You know how sometimes you read a book and the narrator so clearly resembles you, says things that you have definitely thought in the past, that you relate so strongly to a book?
Mathilda Savitch by Victor Lodato was not that book for me.
I was never an angsty, angry, bitter, troublemaking, or experimental tween or teen. My mom often says that I was born an adult. It’s worked out OK for me so far but it does make it hard to relate to characters that are some or all of these things. Mathilda Savitch is all of these things. And sometimes she’s also really ignorant.
I shouldn’t be too hard on her – she’s trying to make sense of things in the aftermath of her older sister’s sudden death. Her parents are emotionally MIA and Mathilda spends her time trying to do horrible things to make them wake up and notice her again. She’s also coming to terms with the circumstances around her sister’s death and is carrying around a dark secret of her own.
When I first picked this book up (library sale!) I read a few lines of the first page and I liked Mathilda. She made me smile. But I also thought she was like 6 years old. The book wasn’t at all what I was expecting, good or bad, and when I realized that she was more like 12, suddenly precocious little Mathilda started to grate on me.
The streaming consciousness narrative reminded me of a cross between The Catcher in the Rye, Chris Cleave‘s Incendiary and Mark Haddon‘s The Curious Incident of the Dog in the Night-time. But where all of those books’ narrators captivated me (even Holden Caulfield, spoiled little monster), Mathilda Savitch irritated me. In the background of all the personal turmoil the Savitchs are experiencing, there is the turmoil of the rest of the world. Namely all of the wars and the unspeakable horrors caused by terrorists. Nothing in particular, just vague interpretations such as they might be seen by an adolescent girl with a lot going on in her head.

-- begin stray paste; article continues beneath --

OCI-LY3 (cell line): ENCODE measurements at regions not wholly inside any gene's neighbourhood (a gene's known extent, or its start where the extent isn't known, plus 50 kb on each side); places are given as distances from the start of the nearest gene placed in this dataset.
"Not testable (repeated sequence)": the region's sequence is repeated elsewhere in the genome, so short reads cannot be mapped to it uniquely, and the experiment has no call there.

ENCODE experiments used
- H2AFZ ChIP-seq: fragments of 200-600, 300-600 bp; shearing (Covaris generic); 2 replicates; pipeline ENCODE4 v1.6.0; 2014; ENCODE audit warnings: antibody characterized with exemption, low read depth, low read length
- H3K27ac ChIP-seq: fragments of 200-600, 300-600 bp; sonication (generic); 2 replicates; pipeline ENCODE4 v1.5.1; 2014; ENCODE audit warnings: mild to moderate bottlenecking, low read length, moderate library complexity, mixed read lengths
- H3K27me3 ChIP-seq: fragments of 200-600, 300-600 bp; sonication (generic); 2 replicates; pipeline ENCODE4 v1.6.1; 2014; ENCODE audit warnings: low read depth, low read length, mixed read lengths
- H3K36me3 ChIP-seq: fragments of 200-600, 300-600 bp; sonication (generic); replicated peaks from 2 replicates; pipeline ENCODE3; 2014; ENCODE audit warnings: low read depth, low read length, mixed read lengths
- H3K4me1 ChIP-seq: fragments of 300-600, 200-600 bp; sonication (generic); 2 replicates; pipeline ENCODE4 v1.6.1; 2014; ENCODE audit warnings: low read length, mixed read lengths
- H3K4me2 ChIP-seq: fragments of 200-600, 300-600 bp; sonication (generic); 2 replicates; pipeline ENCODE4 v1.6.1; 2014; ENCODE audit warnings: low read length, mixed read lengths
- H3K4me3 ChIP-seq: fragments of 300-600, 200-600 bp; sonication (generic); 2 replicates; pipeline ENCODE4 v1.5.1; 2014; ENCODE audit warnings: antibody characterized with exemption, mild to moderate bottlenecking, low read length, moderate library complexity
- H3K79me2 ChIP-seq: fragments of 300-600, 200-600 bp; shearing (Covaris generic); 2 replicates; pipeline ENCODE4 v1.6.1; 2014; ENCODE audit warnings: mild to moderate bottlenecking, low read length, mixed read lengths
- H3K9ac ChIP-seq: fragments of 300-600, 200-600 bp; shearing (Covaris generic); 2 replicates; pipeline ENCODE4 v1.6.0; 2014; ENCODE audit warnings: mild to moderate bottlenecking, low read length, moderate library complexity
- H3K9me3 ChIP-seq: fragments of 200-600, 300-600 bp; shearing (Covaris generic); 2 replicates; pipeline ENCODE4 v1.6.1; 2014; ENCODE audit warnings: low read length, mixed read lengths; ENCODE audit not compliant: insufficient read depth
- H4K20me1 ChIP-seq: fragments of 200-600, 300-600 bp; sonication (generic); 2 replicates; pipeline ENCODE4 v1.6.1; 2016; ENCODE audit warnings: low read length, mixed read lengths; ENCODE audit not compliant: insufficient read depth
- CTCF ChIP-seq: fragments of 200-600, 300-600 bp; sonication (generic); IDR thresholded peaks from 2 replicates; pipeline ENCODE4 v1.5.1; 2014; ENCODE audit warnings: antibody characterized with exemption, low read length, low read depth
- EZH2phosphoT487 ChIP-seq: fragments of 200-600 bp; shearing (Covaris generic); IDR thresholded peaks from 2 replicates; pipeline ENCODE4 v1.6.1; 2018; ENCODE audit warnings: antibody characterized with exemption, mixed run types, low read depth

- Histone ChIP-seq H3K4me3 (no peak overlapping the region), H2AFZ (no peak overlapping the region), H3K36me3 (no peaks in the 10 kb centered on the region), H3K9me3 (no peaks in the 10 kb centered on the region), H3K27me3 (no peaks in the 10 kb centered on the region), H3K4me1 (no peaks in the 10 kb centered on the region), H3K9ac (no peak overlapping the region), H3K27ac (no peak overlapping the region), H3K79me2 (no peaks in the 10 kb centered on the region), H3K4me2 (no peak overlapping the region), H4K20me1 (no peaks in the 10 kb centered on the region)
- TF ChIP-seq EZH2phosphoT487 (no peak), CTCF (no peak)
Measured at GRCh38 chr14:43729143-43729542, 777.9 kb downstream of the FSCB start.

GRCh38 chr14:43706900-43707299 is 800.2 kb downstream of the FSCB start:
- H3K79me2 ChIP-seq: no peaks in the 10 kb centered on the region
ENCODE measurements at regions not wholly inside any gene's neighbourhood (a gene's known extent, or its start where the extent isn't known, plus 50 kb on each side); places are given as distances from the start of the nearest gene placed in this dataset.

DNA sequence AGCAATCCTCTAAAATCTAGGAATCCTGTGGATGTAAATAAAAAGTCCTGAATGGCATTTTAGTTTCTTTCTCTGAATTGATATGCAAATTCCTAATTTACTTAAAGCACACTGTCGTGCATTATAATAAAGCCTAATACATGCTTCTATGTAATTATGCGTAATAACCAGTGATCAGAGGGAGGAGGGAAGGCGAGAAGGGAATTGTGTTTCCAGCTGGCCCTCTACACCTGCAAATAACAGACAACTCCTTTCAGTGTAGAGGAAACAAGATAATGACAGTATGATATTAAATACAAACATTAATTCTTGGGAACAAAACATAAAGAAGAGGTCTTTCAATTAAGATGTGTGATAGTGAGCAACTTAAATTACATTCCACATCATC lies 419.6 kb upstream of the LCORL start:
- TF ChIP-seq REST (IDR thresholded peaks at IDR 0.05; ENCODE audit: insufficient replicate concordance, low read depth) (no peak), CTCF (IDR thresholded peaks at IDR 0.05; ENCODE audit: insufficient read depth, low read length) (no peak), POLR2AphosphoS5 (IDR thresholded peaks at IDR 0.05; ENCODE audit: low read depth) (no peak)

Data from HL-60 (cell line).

The other thing that I think bothered me about this book was that it didn’t seem like Mathilda could be a real girl. She seemed very masculine to me and I couldn’t help but be constantly reminded that the author was a man. Most of the time, it doesn’t matter if the author is a man or a woman, it’s not something you think about when you are reading a great book. But it was almost like Mathilda was acting the way a man thought a girl might act.
In the end I’m not sure that I got any real resolution either. Yes, Mathilda ended up finding out what really happened to her sister (although she just ends up creating more lies and holding onto more secrets) but things with her parents aren’t any better or worse really. Mathilda makes a resolution where her mother is concerned but it’s anyone’s guess whether that will stand any test of time. It’s got me feeling very restless.
But maybe that’s the point. Maybe Victor Lodato never intended me to get any kind of resolution from his book. Maybe he just wrote what he wanted and hoped that some of it would resonate. I guess in a strange way it kind of did. But I still have no idea what to make of this strange little book. Good or bad.